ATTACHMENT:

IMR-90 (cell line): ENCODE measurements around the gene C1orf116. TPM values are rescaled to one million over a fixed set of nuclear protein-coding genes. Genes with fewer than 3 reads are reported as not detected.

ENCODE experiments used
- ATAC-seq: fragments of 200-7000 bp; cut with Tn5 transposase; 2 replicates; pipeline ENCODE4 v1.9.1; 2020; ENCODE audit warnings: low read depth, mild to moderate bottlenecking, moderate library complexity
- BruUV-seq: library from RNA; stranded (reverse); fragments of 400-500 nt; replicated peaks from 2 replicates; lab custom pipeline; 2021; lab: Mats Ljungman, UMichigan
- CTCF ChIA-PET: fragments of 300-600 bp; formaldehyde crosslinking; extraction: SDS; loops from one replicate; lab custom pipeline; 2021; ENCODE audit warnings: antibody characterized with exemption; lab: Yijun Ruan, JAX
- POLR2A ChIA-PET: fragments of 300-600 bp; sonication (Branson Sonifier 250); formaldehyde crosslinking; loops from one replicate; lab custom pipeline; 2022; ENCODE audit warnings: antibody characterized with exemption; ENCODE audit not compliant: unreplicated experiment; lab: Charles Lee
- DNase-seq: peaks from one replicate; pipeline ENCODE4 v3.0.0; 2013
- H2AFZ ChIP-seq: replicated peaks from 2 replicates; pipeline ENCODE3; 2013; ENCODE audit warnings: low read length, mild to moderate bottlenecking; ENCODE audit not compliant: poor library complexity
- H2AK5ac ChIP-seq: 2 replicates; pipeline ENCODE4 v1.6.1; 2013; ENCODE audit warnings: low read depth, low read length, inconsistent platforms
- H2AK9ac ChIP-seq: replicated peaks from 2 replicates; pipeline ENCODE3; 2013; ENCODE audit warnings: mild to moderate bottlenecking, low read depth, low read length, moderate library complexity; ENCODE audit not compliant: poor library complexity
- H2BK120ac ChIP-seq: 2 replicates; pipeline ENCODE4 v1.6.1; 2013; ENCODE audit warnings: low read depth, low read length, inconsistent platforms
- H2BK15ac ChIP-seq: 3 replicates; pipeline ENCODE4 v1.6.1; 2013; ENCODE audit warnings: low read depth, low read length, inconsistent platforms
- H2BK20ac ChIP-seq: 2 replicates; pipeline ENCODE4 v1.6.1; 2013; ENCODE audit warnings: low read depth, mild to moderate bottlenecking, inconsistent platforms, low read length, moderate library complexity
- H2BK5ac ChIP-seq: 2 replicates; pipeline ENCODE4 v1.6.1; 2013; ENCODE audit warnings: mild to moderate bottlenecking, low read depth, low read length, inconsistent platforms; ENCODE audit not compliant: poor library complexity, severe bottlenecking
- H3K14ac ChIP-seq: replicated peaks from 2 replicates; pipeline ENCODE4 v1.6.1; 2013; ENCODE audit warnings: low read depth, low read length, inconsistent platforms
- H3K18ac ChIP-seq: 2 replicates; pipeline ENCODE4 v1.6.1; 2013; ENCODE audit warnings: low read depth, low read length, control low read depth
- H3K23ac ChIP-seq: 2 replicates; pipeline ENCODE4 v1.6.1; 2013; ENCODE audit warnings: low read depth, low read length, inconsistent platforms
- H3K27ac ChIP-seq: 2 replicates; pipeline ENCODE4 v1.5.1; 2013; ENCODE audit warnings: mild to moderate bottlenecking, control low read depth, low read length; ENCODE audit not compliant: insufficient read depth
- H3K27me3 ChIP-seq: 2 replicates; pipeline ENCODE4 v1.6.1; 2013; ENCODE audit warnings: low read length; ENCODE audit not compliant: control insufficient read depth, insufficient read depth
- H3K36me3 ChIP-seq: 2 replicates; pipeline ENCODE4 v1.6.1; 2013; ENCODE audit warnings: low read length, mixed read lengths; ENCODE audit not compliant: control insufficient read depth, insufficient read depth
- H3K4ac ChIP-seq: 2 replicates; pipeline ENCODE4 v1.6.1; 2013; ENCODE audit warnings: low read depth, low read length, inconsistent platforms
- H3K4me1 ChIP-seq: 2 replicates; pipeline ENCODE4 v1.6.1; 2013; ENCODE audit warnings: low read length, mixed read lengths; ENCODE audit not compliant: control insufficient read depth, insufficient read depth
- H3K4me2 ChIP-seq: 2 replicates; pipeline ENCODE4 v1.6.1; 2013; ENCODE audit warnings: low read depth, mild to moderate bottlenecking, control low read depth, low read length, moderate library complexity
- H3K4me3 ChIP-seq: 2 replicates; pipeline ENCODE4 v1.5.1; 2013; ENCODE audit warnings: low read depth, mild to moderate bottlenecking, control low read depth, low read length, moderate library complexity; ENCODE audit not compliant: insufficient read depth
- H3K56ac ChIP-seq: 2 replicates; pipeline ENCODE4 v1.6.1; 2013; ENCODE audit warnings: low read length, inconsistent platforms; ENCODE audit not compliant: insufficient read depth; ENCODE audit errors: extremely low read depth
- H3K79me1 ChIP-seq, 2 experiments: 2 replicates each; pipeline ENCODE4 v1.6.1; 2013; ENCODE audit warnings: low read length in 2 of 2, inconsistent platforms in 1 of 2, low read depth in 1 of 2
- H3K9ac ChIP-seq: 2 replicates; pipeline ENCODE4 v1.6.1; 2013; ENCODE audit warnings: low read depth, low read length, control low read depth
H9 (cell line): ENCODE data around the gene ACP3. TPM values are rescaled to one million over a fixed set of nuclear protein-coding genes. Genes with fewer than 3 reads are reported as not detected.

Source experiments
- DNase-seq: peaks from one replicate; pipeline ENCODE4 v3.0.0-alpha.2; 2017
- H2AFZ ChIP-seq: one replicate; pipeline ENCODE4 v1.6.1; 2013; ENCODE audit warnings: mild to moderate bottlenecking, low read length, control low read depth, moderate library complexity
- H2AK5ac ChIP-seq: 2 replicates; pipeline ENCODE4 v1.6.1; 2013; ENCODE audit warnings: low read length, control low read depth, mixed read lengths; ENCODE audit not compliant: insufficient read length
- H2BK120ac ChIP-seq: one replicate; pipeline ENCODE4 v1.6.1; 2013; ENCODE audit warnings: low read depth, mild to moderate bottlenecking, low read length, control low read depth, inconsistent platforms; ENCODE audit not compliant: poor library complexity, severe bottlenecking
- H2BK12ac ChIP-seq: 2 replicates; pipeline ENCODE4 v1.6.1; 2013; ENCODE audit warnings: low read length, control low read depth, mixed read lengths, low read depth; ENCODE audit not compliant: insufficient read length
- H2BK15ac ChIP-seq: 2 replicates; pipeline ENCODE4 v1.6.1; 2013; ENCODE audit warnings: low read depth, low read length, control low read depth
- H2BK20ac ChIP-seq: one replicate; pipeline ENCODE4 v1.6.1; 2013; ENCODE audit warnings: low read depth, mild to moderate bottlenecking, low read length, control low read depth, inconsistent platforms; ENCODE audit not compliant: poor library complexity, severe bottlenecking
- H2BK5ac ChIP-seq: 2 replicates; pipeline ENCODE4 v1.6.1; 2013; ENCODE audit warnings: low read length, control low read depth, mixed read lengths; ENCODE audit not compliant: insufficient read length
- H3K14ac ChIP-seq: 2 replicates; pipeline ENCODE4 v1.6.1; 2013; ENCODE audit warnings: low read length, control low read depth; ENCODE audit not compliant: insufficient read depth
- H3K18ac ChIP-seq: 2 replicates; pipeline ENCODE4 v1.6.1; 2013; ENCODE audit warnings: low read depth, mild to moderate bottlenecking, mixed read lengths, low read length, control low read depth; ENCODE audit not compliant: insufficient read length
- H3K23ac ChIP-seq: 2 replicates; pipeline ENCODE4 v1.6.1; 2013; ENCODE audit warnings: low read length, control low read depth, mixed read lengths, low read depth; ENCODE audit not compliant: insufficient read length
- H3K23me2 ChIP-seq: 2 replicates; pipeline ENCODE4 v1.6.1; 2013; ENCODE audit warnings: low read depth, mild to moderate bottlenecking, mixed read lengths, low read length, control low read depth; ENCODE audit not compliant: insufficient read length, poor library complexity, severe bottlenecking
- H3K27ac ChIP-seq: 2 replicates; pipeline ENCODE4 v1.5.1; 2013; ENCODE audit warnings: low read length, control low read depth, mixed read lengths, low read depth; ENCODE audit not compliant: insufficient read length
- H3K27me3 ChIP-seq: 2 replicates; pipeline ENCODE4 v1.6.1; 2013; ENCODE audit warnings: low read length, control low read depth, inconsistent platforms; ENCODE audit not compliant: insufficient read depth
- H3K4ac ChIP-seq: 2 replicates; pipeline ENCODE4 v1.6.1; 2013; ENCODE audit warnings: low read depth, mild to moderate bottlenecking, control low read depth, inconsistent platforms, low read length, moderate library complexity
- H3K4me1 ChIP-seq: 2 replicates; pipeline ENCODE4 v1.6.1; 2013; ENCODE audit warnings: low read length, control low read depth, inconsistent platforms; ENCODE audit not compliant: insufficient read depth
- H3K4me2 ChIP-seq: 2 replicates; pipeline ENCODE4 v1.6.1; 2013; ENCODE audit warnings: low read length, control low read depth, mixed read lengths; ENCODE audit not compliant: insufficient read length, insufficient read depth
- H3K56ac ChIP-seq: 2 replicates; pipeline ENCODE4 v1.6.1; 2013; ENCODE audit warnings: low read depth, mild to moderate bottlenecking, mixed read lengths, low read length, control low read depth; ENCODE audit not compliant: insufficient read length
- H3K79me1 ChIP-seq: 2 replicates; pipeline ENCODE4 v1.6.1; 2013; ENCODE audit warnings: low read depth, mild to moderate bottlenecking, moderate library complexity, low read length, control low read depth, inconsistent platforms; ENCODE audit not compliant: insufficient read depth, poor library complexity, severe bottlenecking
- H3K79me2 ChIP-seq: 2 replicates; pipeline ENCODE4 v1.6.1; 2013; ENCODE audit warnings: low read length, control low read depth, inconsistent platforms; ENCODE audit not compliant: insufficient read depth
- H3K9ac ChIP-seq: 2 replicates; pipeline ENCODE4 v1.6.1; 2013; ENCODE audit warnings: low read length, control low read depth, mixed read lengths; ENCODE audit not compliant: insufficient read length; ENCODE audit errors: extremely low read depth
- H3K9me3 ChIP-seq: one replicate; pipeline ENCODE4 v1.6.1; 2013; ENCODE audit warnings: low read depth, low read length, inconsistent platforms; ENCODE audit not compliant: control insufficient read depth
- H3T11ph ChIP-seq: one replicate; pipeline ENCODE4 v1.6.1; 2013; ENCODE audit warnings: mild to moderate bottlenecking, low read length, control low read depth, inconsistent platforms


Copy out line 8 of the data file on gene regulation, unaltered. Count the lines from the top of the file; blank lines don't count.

- H2AFZ ChIP-seq: replicated peaks from 2 replicates; pipeline ENCODE3; 2013; ENCODE audit warnings: low read length, mild to moderate bottlenecking; ENCODE audit not compliant: poor library complexity